The member states of the European Union have again called on Turkey to immediately stop the offensive in northern Syria. "The EU condemns the military action," says the statement. The offensive endangers the stability and security of the entire region and leads to an even greater suffering of civilians and further evictions.
Nevertheless, the EU does not want to impose a general arms embargo on Turkey for the time being. A statement on the Turkish military offensive adopted by foreign ministers on Monday refers only to the decisions of countries such as Germany and France to stop authorizing any arms exports that can be used in the conflict. Member States committed to strong national positions, they say.
Thus, the decision as to whether or not to impose an arms embargo on Ankara remains with the national governments. The foreign ministers announced that a working group would meet this week to "coordinate and review Member States' views on this issue".
Shortly before, the Foreign Office in Berlin had expressed doubts that the Turkish military offensive in northern Syria is in conformity with international law. "As things stand, we can not see that the current situation in Syria would legitimize a military intervention directed against Kurdish groups there under international law," said a foreign spokesman. Turkey, whatever it undertakes, must "move within what is necessary and proportionate".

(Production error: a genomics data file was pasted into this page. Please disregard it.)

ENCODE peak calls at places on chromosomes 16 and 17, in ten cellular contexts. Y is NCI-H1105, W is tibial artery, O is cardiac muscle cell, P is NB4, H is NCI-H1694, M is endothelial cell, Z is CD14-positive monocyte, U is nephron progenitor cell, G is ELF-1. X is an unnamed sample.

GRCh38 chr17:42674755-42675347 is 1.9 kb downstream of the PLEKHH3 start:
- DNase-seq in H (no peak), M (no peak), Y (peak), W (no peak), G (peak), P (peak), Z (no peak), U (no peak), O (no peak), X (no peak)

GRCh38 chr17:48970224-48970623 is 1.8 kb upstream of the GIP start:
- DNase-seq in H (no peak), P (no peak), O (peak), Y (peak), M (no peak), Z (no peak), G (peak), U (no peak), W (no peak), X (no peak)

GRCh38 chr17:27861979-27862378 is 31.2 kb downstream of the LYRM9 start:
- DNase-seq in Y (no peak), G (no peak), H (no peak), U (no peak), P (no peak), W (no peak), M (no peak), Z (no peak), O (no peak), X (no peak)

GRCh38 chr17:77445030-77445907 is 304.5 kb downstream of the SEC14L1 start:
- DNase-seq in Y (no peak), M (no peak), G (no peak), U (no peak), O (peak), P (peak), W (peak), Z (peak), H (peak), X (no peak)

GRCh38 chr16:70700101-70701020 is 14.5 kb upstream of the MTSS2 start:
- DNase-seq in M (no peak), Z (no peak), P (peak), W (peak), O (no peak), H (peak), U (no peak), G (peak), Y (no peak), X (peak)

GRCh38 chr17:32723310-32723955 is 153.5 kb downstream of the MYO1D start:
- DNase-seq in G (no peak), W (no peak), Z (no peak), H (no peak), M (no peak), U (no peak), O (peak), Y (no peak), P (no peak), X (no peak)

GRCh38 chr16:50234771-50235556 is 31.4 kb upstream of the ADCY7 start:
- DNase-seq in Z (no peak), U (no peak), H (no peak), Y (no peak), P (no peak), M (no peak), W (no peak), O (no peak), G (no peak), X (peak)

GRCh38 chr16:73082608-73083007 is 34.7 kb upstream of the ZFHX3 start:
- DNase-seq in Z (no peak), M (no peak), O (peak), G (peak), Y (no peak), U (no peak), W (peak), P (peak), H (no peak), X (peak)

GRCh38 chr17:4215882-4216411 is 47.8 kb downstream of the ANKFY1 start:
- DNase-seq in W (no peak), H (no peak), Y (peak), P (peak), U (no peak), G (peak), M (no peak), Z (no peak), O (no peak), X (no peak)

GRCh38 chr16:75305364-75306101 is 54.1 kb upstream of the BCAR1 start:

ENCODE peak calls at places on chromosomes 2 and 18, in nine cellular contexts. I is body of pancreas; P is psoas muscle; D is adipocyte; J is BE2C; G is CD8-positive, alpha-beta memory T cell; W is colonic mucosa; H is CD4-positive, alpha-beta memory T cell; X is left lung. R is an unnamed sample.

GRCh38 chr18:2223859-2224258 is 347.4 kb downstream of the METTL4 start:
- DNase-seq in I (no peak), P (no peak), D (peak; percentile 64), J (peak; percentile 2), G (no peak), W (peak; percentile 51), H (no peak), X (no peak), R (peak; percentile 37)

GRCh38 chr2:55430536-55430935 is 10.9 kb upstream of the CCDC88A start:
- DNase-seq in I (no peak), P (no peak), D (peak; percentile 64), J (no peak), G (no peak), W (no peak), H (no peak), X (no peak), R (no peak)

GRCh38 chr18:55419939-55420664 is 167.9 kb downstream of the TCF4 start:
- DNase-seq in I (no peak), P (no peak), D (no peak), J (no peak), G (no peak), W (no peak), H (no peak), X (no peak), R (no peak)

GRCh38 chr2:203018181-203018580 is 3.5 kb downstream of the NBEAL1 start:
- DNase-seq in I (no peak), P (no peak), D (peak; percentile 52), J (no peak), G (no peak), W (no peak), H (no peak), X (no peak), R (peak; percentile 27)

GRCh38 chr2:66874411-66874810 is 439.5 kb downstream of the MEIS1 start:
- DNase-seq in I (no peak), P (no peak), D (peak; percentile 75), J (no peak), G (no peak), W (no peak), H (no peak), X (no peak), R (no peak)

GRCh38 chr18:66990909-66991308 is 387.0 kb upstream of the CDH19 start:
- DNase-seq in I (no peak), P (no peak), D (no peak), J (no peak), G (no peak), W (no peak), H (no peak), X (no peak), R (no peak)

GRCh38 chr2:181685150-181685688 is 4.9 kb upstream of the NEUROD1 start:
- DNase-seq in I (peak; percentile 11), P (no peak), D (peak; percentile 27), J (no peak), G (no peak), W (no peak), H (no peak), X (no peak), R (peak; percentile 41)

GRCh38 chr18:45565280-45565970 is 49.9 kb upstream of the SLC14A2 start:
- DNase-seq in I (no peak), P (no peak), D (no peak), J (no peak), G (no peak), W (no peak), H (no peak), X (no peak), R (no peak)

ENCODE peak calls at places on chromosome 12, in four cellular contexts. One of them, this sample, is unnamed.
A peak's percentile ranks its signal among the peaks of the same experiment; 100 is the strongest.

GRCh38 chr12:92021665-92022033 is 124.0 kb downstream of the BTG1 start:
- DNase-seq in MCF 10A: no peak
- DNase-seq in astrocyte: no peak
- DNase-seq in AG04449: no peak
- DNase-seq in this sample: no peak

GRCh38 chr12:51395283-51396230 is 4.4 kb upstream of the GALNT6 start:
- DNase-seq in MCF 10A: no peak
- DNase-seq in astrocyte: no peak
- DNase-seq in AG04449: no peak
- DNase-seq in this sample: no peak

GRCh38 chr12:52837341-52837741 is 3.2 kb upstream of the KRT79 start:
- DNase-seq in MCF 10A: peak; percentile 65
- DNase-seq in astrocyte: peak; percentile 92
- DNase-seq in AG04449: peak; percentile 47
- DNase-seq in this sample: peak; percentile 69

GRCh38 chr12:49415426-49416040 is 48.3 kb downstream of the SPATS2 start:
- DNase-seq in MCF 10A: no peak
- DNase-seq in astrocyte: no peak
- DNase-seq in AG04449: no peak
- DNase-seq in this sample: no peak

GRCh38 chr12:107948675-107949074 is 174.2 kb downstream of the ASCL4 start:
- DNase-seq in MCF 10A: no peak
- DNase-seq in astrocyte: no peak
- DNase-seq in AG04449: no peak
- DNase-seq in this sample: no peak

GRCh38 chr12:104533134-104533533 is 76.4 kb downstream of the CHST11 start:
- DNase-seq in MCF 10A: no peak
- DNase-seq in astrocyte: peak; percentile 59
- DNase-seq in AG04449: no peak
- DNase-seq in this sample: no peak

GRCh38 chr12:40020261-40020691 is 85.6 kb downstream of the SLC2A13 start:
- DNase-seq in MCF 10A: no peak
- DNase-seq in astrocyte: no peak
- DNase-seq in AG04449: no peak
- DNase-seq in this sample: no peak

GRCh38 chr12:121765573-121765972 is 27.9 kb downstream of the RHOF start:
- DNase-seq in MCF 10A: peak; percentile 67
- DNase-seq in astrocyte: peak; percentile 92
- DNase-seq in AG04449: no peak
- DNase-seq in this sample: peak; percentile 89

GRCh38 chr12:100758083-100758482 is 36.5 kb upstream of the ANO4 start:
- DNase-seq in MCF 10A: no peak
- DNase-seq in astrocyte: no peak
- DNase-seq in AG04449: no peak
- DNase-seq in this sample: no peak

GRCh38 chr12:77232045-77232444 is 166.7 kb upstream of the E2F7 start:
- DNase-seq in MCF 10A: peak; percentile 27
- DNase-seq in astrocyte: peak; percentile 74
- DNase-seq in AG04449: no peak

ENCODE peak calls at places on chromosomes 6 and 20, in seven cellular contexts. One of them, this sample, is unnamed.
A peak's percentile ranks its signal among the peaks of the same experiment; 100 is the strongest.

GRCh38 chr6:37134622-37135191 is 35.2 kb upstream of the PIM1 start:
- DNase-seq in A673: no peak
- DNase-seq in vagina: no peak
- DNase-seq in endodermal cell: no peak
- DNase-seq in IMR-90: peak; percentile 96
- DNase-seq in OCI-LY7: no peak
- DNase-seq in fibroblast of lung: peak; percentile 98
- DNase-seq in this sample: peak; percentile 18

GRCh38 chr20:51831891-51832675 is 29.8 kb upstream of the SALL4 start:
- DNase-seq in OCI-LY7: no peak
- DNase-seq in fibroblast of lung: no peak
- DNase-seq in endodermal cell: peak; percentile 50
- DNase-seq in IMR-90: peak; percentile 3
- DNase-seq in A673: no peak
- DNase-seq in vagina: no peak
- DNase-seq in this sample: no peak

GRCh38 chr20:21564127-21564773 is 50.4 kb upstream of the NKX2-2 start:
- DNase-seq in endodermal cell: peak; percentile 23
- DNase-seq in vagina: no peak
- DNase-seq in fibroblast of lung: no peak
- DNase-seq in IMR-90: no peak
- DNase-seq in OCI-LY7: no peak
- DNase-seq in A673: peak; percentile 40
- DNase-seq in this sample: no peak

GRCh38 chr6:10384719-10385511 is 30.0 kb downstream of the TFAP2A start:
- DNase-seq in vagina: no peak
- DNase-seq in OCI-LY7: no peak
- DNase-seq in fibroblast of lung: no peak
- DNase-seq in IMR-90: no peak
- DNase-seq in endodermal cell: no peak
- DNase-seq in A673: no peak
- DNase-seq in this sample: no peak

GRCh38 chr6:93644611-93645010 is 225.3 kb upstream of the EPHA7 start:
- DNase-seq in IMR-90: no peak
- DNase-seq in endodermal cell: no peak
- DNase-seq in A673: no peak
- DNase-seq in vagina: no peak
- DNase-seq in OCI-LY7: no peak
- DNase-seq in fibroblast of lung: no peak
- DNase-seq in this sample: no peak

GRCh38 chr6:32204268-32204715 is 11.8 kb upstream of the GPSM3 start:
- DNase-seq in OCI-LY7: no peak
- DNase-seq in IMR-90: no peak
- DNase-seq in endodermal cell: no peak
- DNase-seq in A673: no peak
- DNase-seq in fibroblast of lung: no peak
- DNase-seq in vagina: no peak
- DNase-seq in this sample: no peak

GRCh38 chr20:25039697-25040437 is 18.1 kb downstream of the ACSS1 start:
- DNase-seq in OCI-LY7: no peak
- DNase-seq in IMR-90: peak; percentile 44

Turkey emphasizes the legality of the attacks
Supreme protection would have "the observance of international humanitarian law and the protection of life and limb of the civilian population," said the spokesman for the Foreign Office.
Turkey cites its security interests in its actions in northern Syria and stresses the legality of the attacks. Government spokesman Steffen Seibert said: "In the assessment of this offensive and whether it is suitable, security concerns, which Turkey has legitimately, to dispel, that is the disagreement." That is why Germany, like other European governments, comes to the conclusion that Turkey should be asked to end this operation.
Seibert added, "We do not see how further destabilization of this region, such as triggering new refugee flows, such as the escalating poor humanitarian situation of the affected people in the region, can reduce the security concerns."